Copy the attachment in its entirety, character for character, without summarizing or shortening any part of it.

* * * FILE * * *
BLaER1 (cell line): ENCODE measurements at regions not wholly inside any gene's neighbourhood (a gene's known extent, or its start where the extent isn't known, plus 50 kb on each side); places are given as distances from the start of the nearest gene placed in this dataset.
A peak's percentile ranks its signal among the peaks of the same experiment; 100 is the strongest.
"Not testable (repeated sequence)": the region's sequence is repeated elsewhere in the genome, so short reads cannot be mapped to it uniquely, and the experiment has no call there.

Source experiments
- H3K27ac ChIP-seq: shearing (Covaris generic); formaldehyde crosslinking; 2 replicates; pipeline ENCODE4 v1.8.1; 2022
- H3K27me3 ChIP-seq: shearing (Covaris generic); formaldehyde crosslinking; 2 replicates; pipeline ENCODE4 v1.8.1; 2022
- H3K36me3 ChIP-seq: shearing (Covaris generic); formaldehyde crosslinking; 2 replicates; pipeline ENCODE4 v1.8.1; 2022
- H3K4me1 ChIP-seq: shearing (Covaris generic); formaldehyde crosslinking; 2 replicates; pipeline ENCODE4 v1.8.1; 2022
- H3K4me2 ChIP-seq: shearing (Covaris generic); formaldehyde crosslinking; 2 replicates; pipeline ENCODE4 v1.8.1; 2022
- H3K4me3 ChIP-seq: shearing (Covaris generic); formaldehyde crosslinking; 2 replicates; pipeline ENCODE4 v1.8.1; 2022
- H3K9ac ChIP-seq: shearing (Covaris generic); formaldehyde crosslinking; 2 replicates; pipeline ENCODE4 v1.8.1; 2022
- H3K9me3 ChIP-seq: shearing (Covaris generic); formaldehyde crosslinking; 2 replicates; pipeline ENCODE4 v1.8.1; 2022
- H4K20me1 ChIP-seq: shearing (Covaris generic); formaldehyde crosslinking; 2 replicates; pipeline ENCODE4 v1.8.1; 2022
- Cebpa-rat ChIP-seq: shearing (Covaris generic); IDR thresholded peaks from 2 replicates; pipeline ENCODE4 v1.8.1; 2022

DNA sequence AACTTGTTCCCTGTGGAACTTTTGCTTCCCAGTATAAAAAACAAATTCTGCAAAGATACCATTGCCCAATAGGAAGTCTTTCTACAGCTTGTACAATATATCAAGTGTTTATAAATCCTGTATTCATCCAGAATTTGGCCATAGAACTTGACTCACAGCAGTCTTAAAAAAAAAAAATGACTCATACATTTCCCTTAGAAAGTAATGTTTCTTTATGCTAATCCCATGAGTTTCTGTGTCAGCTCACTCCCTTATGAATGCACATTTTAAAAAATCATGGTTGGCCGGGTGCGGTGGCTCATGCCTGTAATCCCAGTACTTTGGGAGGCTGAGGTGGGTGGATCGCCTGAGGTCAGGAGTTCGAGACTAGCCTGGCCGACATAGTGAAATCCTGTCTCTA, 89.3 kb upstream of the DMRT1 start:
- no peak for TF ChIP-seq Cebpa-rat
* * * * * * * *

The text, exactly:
BLaER1 (cell line): ENCODE measurements at regions not wholly inside any gene's neighbourhood (a gene's known extent, or its start where the extent isn't known, plus 50 kb on each side); places are given as distances from the start of the nearest gene placed in this dataset.
A peak's percentile ranks its signal among the peaks of the same experiment; 100 is the strongest.
"Not testable (repeated sequence)": the region's sequence is repeated elsewhere in the genome, so short reads cannot be mapped to it uniquely, and the experiment has no call there.

Source experiments
- H3K27ac ChIP-seq: shearing (Covaris generic); formaldehyde crosslinking; 2 replicates; pipeline ENCODE4 v1.8.1; 2022
- H3K27me3 ChIP-seq: shearing (Covaris generic); formaldehyde crosslinking; 2 replicates; pipeline ENCODE4 v1.8.1; 2022
- H3K36me3 ChIP-seq: shearing (Covaris generic); formaldehyde crosslinking; 2 replicates; pipeline ENCODE4 v1.8.1; 2022
- H3K4me1 ChIP-seq: shearing (Covaris generic); formaldehyde crosslinking; 2 replicates; pipeline ENCODE4 v1.8.1; 2022
- H3K4me2 ChIP-seq: shearing (Covaris generic); formaldehyde crosslinking; 2 replicates; pipeline ENCODE4 v1.8.1; 2022
- H3K4me3 ChIP-seq: shearing (Covaris generic); formaldehyde crosslinking; 2 replicates; pipeline ENCODE4 v1.8.1; 2022
- H3K9ac ChIP-seq: shearing (Covaris generic); formaldehyde crosslinking; 2 replicates; pipeline ENCODE4 v1.8.1; 2022
- H3K9me3 ChIP-seq: shearing (Covaris generic); formaldehyde crosslinking; 2 replicates; pipeline ENCODE4 v1.8.1; 2022
- H4K20me1 ChIP-seq: shearing (Covaris generic); formaldehyde crosslinking; 2 replicates; pipeline ENCODE4 v1.8.1; 2022
- Cebpa-rat ChIP-seq: shearing (Covaris generic); IDR thresholded peaks from 2 replicates; pipeline ENCODE4 v1.8.1; 2022

DNA sequence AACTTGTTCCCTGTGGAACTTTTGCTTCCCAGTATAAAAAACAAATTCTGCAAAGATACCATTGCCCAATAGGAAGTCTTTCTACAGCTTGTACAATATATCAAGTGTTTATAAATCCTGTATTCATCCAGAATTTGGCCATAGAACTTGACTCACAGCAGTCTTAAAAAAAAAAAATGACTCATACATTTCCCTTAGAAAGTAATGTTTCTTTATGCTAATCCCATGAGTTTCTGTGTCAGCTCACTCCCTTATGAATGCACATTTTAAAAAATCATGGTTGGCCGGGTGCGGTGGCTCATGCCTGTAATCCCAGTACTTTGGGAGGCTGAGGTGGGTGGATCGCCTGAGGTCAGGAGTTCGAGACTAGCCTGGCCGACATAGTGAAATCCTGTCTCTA, 89.3 kb upstream of the DMRT1 start:
- no peak for TF ChIP-seq Cebpa-rat